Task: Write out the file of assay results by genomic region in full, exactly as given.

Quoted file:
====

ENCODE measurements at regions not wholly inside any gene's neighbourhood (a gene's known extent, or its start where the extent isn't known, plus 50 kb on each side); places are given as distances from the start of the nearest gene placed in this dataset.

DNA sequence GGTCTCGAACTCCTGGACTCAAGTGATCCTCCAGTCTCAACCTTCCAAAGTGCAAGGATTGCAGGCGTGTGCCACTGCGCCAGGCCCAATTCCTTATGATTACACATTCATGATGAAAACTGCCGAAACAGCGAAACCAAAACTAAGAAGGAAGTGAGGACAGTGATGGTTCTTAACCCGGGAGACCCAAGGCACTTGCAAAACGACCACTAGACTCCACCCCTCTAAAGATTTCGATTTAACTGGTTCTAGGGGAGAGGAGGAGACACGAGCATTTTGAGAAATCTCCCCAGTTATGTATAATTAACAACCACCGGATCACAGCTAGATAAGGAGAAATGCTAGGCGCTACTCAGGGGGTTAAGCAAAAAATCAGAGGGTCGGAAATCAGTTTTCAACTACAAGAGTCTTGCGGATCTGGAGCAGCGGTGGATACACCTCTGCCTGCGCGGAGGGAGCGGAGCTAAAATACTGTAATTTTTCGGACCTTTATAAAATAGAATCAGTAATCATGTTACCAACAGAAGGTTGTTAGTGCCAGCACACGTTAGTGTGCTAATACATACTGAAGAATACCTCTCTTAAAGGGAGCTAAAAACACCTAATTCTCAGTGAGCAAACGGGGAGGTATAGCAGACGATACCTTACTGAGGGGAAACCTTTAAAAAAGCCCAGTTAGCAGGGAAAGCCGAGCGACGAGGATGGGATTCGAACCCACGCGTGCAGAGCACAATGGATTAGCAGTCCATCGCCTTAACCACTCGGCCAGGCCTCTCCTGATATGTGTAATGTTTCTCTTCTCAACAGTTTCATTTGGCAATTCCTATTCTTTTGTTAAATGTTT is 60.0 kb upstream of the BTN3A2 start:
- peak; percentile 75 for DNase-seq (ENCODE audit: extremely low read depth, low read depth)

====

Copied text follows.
ENCODE measurements at regions not wholly inside any gene's neighbourhood (a gene's known extent, or its start where the extent isn't known, plus 50 kb on each side); places are given as distances from the start of the nearest gene placed in this dataset.

DNA sequence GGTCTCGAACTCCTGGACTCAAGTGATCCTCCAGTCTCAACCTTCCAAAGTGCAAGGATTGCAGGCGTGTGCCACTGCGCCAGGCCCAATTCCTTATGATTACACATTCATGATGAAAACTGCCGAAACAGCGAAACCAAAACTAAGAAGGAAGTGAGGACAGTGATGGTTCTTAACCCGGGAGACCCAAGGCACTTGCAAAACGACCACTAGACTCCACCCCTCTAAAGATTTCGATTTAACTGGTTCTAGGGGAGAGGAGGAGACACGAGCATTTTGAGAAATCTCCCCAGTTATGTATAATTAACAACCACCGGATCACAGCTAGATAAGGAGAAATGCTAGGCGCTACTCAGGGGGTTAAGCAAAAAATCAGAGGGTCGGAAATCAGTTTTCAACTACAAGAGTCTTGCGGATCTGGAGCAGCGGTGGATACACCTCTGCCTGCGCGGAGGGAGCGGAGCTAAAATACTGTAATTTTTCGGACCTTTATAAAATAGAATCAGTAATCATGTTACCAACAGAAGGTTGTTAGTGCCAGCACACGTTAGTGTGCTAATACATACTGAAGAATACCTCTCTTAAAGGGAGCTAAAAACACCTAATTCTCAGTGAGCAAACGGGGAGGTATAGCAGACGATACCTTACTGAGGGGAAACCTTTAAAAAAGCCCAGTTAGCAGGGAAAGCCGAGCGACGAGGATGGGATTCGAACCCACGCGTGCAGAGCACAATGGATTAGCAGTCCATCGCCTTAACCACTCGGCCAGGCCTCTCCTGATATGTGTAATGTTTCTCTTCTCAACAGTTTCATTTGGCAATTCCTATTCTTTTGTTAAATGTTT is 60.0 kb upstream of the BTN3A2 start:
- peak; percentile 75 for DNase-seq (ENCODE audit: extremely low read depth, low read depth)